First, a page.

Title:
Full Range Planar Magnetic Microphone And Arrays Thereof
Kind Code:
A1


Abstract:
Contemplated planar magnetic microphones have a magnet and diaphragm arrangement such that substantially homogenous vertical and high horizontal magnetic flux density is realized in the inter-magnet space. Most preferably, the diaphragm is disposed in the inter-magnet space and includes a voice coil covering a significant fraction of the active portion of the membrane. In further especially preferred aspects, the membrane is sufficiently strong and tensioned to allow a large elastic excursion in the inter-magnet space. Consequently, contemplated planar magnetic microphones provide exceptionally large dynamic range without compression and/or distortion and can be easily configured to operate in an environment that is subject to moisture, rain, or to even operate in a submerged environment. Moreover, contemplated microphones can be used as speakers at even high SPL without reconfiguration.



Inventors:
Simidian, Vahan (Newport Beach, CA, US)
Colich, Dragoslav (Costa Mesa, CA, US)
Application Number:
11/855405
Publication Date:
09/11/2008
Filing Date:
09/14/2007
Assignee:
HPV TECHNOLOGIES LLC (Costa Mesa, CA, US)
Primary Class:
International Classes:
H04R3/00
View Patent Images:
Related US Applications:
20060159287MTM of bessels loudspeakerJuly, 2006Stiles et al.
20100014689SYSTEMS AND METHODS FOR INTRA-ORAL BASED COMMUNICATIONSJanuary, 2010Kassayan et al.
20050201581Portable speaker systemSeptember, 2005Supinski et al.
20090296961Sound Quality Control Apparatus, Sound Quality Control Method, and Sound Quality Control ProgramDecember, 2009Takeuchi et al.
20080187163METHOD AND DEVICE FOR AUDIO RECORDINGAugust, 2008Goldstein et al.
20060233384Method of manufacturing an individually shaped hearing device or hearing aidOctober, 2006Bachler et al.
20080212793Arrangement structure of sound system in motorcycleSeptember, 2008Kai et al.
20070237335Hormonic inversion of room impulse response signalsOctober, 2007O'sullivan
20080285771Teleconferencing ApparatusNovember, 2008Tanaka et al.
20090180649METHOD AND SYSTEM FOR SWITCHED BATTERY CHARGING AND LOADING IN A STEREO HEADSETJuly, 2009Hsu et al.
20050207591Audio input unit, audio input method and audio input and output unitSeptember, 2005Tsuji et al.



Primary Examiner:
FAHNERT, FRIEDRICH
Attorney, Agent or Firm:
FISH IP LAW, LLP (Irvine, CA, US)
Claims:
1. A method of recording sound, comprising: providing a planar magnetic transducer having a plurality of magnets and a tensioned diaphragm disposed between at least two of the magnets, wherein the diaphragm comprises a voice coil and wherein the magnets are arranged relative to each other such that: (a) a distance between the at least two of the magnets is at least 1 mm, (b) an average magnetic flux density between the at least two magnets in a plane perpendicular to the diaphragm is at least 0.35 T and substantially homogenous, and (c) an average magnetic flux density between a third magnet and one of the at least two magnets in a plane of the diaphragm is at least 0.3 T; and feeding an electrical signal from the voice coil to an amplifier.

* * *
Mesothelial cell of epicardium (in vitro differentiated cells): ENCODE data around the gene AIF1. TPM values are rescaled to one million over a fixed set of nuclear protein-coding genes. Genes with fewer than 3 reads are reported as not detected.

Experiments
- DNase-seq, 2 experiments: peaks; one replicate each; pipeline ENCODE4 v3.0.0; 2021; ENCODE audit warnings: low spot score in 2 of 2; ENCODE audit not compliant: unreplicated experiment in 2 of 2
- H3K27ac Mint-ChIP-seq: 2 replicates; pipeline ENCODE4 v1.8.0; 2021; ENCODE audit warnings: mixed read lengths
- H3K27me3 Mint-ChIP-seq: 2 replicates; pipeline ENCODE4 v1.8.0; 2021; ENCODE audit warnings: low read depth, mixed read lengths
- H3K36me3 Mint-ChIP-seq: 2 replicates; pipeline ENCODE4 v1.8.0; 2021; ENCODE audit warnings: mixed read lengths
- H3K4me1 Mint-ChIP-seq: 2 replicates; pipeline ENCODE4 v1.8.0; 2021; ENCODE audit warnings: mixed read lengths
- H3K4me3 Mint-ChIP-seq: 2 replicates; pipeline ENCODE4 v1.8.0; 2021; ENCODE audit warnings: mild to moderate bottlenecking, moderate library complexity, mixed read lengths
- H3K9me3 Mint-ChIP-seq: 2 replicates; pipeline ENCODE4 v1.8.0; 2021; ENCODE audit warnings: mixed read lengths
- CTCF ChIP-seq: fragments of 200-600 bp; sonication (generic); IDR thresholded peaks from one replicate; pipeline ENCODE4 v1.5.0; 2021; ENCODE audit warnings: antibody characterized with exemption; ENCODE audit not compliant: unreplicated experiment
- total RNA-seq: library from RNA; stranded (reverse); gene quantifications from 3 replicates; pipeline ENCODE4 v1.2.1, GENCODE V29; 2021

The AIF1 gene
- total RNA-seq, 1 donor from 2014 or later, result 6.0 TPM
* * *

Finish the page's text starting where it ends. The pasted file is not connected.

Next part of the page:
2. The method of claim 1 wherein the diaphragm is sufficiently tensioned to allow recording of sound having a frequency of between 100 Hz and 20 kHz at a sound pressure level in a range of between 10 db and 100 db without compression and distortion.

3. The method of claim 1 wherein the diaphragm is sufficiently tensioned to allow recording of sound having a frequency of between 100 Hz and 20 kHz at a sound pressure level in a range of between 10 db and 140 db without compression and distortion.

4. The method of claim 1 wherein the transducer is submerged in water.

5. The method of claim 4 wherein the diaphragm is coated with an electrically insulating layer to allow recording under water.

6. The method of claim 4 wherein the transducer has an upper portion and a lower portion, wherein the diaphragm is disposed between the upper portion and the lower portion, and wherein the upper and lower portions have a plurality of openings that are in fluid communication with water outside the transducer.

7. The method of claim 1 further comprising a step of providing a second planar magnetic transducer and coupling the second transducer to the planar magnetic transducer to thereby form an array of transducers.

8. The method of claim 7 wherein the array of transducers comprises between two and thirty individual planar magnetic transducers.

9. The method of claim 7 wherein the array is configured to allow for directional acquisition of sound.

10. The method of claim 7 wherein the array has a substantially flat n1×n2 arrangement with an active transducer membrane area of between 50 cm2 and 1000 cm2, wherein n1 and n2 are independently integers between 2 and 12, inclusive, and wherein n1/n2 is between 0.4 and 2.5, inclusive.